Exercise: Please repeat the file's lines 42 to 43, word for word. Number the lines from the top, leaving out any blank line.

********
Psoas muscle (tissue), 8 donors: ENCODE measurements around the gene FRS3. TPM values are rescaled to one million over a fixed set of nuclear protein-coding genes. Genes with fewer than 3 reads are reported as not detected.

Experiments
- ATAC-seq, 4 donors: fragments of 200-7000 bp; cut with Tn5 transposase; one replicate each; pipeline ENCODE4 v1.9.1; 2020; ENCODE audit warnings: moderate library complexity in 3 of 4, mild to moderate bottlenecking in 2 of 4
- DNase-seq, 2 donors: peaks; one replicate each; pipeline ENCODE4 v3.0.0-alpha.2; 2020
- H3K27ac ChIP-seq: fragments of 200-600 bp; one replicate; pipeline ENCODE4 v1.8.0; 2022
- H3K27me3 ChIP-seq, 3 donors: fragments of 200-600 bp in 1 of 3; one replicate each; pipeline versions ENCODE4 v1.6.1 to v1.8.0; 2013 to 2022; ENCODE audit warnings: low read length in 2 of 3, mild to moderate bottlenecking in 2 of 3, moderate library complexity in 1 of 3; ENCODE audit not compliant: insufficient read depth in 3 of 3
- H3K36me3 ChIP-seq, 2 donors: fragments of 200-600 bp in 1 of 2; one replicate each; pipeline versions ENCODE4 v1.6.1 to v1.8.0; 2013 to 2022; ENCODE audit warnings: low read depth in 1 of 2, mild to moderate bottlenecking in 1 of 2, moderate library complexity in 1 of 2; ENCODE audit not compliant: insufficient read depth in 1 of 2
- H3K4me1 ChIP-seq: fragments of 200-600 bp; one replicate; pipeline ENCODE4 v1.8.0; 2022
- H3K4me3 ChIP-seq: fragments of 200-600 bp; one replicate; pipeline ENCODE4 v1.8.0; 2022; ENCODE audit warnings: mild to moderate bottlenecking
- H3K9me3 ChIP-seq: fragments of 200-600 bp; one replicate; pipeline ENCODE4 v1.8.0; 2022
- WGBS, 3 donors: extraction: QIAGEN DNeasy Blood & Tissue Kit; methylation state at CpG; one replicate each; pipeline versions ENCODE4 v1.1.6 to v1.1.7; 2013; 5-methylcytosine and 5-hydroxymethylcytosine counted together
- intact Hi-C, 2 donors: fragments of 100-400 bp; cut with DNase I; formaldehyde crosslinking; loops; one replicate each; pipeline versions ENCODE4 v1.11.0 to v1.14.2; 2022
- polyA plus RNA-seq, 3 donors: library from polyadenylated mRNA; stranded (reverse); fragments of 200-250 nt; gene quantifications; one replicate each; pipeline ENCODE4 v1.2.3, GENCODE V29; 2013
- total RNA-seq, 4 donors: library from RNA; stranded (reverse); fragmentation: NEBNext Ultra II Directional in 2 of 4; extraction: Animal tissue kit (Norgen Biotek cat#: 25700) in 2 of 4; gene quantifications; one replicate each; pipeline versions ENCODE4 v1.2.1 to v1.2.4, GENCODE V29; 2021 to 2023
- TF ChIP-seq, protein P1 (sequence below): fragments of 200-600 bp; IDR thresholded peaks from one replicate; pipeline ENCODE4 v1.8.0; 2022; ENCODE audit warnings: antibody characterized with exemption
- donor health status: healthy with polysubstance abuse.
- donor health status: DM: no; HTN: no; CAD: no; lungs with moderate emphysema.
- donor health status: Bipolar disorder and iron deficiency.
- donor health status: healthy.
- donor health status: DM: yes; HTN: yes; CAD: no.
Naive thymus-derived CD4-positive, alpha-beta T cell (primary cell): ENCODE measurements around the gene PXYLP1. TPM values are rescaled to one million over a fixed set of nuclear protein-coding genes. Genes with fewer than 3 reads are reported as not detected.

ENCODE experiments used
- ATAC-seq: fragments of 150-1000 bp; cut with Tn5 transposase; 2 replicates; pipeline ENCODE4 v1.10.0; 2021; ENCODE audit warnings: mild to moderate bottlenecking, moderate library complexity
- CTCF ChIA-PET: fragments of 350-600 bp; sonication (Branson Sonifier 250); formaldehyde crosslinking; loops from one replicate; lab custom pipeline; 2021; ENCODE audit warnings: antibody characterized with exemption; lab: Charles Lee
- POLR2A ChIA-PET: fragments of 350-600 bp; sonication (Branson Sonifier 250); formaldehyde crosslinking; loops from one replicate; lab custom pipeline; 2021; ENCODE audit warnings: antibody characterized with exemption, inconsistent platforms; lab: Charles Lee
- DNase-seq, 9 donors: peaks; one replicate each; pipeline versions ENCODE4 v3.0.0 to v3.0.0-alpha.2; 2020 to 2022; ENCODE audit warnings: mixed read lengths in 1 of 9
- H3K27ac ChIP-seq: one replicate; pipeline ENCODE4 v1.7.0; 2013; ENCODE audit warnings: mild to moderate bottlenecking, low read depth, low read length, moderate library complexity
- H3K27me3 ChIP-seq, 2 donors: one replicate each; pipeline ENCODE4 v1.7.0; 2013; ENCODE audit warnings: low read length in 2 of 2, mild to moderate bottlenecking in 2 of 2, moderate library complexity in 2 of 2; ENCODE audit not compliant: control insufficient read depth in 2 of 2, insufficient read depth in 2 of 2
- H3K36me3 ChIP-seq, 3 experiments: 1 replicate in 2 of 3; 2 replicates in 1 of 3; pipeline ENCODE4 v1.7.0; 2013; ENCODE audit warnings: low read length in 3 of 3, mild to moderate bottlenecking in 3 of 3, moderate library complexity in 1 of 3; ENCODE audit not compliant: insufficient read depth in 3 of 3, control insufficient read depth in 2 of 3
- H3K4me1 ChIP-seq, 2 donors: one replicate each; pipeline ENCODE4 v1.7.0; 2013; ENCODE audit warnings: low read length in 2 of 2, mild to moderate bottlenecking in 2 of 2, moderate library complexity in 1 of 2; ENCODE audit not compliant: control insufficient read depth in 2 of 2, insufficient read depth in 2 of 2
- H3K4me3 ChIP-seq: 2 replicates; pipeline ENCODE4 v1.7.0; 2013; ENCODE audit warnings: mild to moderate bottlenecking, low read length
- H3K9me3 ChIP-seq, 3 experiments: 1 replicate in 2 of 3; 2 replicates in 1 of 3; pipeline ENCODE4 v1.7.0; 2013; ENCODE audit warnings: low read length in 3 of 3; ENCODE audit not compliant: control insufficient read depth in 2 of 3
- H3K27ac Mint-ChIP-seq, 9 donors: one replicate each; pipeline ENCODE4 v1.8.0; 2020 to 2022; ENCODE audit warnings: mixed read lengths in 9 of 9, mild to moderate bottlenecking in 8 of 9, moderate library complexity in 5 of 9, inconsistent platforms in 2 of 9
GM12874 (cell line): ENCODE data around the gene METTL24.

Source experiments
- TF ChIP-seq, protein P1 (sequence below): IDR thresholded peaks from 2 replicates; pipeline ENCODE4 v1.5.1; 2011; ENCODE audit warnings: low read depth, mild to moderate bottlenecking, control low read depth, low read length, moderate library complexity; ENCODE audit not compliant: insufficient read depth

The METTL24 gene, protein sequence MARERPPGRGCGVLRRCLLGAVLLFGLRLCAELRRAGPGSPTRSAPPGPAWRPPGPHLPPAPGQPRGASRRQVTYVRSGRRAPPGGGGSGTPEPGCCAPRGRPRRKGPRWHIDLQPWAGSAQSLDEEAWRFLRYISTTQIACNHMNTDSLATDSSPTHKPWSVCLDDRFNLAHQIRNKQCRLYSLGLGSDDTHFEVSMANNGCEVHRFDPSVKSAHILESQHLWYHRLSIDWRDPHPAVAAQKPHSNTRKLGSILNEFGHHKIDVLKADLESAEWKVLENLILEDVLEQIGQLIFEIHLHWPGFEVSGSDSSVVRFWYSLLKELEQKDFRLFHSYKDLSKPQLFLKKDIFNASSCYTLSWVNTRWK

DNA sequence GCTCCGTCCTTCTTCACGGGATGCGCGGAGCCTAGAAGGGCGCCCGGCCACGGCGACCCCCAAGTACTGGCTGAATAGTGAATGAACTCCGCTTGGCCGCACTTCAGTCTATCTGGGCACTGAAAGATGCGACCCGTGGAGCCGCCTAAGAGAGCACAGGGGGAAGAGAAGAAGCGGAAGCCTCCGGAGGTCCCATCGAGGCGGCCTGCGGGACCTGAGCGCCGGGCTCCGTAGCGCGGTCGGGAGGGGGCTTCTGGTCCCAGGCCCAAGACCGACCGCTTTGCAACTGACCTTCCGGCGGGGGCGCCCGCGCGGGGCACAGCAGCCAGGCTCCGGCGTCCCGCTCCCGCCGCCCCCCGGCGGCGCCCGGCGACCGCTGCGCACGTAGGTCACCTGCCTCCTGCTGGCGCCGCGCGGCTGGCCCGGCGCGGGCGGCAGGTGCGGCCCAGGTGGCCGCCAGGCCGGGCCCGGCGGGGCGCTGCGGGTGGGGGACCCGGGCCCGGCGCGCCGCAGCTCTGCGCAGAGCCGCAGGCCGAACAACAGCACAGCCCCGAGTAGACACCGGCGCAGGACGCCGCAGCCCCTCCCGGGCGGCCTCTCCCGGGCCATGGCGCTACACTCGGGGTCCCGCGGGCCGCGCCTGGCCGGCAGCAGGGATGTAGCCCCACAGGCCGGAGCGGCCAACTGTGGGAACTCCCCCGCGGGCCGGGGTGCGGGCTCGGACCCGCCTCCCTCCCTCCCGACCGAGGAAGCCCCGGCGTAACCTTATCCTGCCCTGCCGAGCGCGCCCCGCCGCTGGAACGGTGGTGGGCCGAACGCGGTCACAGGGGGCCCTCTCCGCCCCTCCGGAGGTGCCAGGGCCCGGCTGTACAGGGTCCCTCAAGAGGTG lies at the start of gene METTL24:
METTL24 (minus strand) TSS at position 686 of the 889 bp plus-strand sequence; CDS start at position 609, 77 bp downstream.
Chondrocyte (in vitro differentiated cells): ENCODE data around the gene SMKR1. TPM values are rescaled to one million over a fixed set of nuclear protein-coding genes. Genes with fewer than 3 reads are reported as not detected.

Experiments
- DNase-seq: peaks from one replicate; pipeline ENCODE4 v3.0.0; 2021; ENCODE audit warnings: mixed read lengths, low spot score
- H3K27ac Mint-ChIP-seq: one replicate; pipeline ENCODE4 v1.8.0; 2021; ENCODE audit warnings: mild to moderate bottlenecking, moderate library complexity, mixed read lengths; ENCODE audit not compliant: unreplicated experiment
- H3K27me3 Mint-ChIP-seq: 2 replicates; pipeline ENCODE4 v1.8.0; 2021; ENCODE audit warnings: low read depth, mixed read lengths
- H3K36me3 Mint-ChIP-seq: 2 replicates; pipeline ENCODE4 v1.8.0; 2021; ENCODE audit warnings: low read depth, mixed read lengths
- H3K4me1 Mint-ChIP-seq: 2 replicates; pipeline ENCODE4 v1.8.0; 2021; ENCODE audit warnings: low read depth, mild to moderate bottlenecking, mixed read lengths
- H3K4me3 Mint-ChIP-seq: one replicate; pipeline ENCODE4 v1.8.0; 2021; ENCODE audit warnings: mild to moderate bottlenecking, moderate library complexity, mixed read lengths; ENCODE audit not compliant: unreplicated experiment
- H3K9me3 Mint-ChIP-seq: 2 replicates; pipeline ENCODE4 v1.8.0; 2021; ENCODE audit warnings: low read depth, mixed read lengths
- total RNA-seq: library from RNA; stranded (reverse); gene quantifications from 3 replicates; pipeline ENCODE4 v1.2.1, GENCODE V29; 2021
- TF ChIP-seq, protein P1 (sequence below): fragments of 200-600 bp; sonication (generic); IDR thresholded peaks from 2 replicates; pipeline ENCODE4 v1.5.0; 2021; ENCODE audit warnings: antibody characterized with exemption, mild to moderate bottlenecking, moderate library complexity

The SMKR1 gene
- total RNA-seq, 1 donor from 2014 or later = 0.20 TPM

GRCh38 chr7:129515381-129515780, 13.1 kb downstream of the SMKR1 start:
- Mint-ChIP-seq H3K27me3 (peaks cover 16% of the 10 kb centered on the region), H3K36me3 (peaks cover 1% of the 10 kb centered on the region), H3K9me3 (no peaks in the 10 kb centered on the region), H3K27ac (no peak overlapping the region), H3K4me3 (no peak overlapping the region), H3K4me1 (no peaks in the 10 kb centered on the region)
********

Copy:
- DNase-seq: peaks from one replicate; pipeline ENCODE4 v3.0.0; 2021; ENCODE audit warnings: mixed read lengths, low spot score
- H3K27ac Mint-ChIP-seq: one replicate; pipeline ENCODE4 v1.8.0; 2021; ENCODE audit warnings: mild to moderate bottlenecking, moderate library complexity, mixed read lengths; ENCODE audit not compliant: unreplicated experiment